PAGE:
Possible risks include: 1) bleeding that can cause acute breathing difficulty, 2) hoarseness due to injury to the speech (recurrent laryngeal) nerve, and 3) damage to the parathyroid glands that control calcium levels in the body, causing hypoparathyroidism. The overall risk of complications should be <2% with an experienced surgeon.
 
Faq What can I do before thyroid surgery to be optimally prepared?
  It is important that you do not eat or drink anything after midnight the night before surgery. Continue to take all important medications such as heart, asthma, or blood pressure medicines as advised by your anesthesiologist with a small sip of water on the morning of surgery. Diabetic medicines are not taken by mouth on the day of surgery. Do not take blood thinning drugs or aspirin for 7-10 days prior to your surgery date. Quit smoking.
 
Faq Will I have pain? Will I have stitches? What can I expect after surgery?
  You will be asleep during your surgery and will feel no pain. Pain after surgery is easily suppressed by prescribed medicines. Stitches placed under the skin are not visible and dissolve after a period of time and do not need to be removed. You might have a sore throat, difficulty swallowing, or a slightly hoarse voice after the operation. These conditions will resolve with time. There may be a tube (surgical drain) in the incision in your neck (which will be removed the morning after the surgery). Once you are fully awake, you will be moved to a bed in a hospital room where you will be able to eat and drink as you wish. Most patients having thyroid operations are hospitalized for about 24 to 48 hours. Near normal activity can begin on the first day after surgery. You will have some difficulty with full range of movement of your neck for one week after surgery. You can return to work in 1-2 weeks time. Vigorous sports should be delayed for at least 1 month. You may experience low blood calcium (hypocalcaemia). You may need to take Thyroid hormone (Thyroxin) tablets, calcium and vitamin D after surgery, sometimes lifelong. During your follow-up visit, your TSH (thyroid stimulating hormone) levels will be checked and Thyroxin dose adjusted accordingly.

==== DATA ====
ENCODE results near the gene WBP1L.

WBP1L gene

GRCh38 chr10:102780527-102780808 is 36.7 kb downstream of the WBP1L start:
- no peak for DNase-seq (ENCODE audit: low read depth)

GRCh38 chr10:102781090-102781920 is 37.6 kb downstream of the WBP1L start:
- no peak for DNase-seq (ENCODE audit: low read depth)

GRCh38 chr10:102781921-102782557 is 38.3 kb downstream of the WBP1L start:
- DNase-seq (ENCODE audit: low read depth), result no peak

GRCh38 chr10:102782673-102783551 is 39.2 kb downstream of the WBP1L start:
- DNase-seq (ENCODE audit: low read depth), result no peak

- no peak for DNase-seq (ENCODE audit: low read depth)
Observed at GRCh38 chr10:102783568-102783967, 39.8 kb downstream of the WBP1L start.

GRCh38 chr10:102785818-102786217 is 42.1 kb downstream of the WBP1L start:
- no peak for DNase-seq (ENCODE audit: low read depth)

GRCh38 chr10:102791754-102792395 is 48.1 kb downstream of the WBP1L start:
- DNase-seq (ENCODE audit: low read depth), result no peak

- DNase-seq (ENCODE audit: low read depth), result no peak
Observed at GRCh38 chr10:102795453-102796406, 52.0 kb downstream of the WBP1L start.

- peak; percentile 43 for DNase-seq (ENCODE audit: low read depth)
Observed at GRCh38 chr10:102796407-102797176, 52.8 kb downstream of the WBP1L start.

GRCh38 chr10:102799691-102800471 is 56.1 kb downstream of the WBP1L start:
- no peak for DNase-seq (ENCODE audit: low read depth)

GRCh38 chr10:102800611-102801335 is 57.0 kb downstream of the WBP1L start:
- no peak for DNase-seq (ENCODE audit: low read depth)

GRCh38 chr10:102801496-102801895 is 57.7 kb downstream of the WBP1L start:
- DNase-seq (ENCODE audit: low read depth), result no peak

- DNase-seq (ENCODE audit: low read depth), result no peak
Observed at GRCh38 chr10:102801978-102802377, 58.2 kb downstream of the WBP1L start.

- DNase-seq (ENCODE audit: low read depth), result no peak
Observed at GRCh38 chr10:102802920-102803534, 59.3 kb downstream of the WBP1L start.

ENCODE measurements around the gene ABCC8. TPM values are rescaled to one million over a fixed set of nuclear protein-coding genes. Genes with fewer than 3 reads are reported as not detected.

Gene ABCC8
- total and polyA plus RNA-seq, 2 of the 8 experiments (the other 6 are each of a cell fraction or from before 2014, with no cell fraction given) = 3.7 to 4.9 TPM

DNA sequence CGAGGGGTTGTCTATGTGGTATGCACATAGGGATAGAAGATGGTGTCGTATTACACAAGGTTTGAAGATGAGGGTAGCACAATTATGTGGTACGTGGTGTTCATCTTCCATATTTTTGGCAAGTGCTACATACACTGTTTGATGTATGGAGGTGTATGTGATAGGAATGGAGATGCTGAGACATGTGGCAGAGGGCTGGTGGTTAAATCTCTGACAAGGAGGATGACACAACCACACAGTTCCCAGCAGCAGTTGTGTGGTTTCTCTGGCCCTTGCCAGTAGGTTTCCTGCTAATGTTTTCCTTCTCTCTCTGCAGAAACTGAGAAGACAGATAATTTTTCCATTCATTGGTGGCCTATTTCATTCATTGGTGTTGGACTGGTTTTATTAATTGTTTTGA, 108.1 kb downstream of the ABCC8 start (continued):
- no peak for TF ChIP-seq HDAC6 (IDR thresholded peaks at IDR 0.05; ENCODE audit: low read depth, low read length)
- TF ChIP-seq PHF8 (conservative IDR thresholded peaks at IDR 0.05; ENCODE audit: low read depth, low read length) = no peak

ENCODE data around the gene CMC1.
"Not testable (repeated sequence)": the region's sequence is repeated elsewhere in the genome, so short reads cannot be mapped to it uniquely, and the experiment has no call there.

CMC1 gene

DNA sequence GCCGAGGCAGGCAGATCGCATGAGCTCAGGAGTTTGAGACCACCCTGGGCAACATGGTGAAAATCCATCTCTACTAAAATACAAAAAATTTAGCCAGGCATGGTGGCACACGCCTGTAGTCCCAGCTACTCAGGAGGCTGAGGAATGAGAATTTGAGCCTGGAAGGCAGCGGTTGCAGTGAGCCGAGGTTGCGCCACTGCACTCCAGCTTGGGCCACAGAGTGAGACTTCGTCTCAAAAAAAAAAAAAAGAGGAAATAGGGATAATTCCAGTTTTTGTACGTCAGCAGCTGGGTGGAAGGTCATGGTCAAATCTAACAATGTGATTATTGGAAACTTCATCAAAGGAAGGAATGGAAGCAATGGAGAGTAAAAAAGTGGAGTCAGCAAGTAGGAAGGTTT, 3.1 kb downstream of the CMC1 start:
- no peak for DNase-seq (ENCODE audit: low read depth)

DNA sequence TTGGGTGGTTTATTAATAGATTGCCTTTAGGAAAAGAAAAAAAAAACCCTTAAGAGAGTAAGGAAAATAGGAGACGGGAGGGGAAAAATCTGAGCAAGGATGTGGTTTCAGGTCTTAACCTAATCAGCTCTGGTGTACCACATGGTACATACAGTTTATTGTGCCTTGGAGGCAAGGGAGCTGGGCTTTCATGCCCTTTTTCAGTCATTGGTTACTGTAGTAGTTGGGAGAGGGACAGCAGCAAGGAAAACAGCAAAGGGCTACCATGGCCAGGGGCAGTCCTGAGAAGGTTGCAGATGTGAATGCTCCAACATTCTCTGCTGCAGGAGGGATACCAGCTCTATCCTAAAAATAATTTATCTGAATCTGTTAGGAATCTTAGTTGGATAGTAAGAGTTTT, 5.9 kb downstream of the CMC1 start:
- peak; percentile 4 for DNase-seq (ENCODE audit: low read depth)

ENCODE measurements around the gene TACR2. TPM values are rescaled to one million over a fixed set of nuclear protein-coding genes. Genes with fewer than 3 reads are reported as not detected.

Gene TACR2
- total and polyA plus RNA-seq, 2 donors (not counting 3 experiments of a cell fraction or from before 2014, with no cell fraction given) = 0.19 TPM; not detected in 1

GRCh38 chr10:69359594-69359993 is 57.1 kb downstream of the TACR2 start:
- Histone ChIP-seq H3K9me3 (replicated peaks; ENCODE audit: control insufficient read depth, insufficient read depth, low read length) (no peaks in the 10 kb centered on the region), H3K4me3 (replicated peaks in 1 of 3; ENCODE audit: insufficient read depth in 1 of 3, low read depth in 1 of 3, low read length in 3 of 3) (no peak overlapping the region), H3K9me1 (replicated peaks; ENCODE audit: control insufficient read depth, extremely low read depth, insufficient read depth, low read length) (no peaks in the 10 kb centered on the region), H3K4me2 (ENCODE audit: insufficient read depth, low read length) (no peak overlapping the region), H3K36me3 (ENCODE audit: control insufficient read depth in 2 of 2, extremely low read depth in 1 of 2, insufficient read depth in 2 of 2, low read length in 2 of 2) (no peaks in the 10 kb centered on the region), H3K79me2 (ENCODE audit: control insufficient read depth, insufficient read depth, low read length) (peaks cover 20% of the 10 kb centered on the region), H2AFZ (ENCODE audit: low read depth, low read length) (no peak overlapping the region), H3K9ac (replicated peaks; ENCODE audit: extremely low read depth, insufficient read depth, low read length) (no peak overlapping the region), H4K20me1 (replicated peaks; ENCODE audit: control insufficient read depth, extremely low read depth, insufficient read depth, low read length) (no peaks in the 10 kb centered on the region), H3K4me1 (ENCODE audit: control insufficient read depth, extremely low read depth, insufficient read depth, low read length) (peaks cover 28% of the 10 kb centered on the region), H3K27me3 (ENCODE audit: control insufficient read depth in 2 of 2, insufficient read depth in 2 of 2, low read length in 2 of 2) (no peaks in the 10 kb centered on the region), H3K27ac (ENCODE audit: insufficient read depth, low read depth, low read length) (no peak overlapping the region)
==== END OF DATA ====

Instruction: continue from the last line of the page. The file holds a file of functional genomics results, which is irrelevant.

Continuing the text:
Faq What are the signs of low blood calcium and how will I know if I need to take extra calcium?